Of late, I have been tinkering around with Ubuntu. The reason? I needed to work on a Python project, and wasn’t making much headway into it.
Being a Windows user, I was finding it difficult to install the required Python modules for my project. This was especially exasperating with SciPy, a library that’s a prerequisite for almost all Python programs. Its latest distribution, unfortunately, is compatible only with Linux.
At the same time, I was apprehensive of even touching Unix, since it’s always spelt doom for my PC. Dual-booting Windows with any Linux or Ubuntu distro had caused, in the past, many a computer to crash – right in front of my eyes.
Hence, I had to overcome my apprehensions, tap into the hitherto alien Unix environment, and work on my project from there – whether I enjoyed it or not.
While scrolling the internet for solutions, I stumbled upon VirtualBox, a VM(Virtual Machine) software by Oracle. Upon going through a few tutorials, I decided to give it a go.
What’s a Virtual Machine?
A virtual machine is a software that allows emulation of an OS (operating system). This way, the user can control one OS, while working within another OS. You may think of it as a case of one OS nested within another.
It’s amusing to think, “What if I run a virtual machine within my virtual installation? Is infinite nesting of OSes allowed?”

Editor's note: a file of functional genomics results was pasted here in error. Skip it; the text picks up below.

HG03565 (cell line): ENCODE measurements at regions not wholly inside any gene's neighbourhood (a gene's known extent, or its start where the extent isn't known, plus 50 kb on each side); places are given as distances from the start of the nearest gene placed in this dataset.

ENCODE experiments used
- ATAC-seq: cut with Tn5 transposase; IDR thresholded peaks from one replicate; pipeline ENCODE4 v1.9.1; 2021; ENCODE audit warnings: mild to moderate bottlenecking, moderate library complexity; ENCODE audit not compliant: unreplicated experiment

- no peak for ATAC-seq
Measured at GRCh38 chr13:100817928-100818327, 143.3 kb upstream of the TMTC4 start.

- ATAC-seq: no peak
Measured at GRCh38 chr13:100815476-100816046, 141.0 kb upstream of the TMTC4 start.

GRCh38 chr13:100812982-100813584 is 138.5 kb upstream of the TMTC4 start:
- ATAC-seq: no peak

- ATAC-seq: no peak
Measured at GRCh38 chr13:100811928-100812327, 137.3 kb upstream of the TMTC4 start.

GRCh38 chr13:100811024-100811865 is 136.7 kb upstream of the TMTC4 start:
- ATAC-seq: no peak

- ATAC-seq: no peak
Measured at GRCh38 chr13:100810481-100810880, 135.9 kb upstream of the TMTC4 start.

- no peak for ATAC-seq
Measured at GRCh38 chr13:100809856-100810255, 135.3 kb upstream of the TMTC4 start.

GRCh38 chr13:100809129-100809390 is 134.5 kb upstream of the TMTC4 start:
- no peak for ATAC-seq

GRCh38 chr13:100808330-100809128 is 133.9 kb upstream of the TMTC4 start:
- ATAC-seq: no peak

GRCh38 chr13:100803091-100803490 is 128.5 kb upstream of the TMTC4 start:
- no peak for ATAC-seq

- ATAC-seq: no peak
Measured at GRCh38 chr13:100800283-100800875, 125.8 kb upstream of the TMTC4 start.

Ideally, such an experiment would be possible. In reality, hardware limitations would render it futile, since emulation saps up a significant portion of the host OS’s resources, such as RAM and memory. The hardware has to be divided between itself and the nested (also called guest) OS, a situation very similar to a dual-boot option.
As an explanation, I shall now use this infographic.
It’s clear that with more number of OSes, each nested OS shall have very little computational power at its disposal. In fact, OS 7 is a mere shadow of C64 (Commodore 64), which is itself an obsolete system by today’s hardware standards, since the latter requires at least 64 KB of RAM to operate.
A review of the installation
Here’s one feature universally appreciated about VirtualBox – it allows hassle-free toggling between the guest and host OS (in my case, Ubuntu) – all with a simple click of the mouse button.
This is especially useful to me, since I’m a staunch Windows user, and can’t stand Ubuntu’s interface for too long. Sure, Ubuntu allows for quick development of program code, but when it comes to good UI (user interface), I feel that its developers should borrow some design tips from Windows 8.1, which is the OS currently installed on my PC.
In fact, here’s what it looks like, along with VirtualBox:
Since my hard drive has around 500 GB memory, and 6 GB RAM, I’ve found it convenient to run a fully installed (virtual) version of Ubuntu, with 20 GB memory and 1 GB RAM allocated to it.
So far, it’s working well for me, and am quite satisfied with it!
The VirtualBox website:
Installing Ubuntu within Windows using VirtualBox; a how-to guide:
Sharing files between VirtualBox and host; a how-to guide: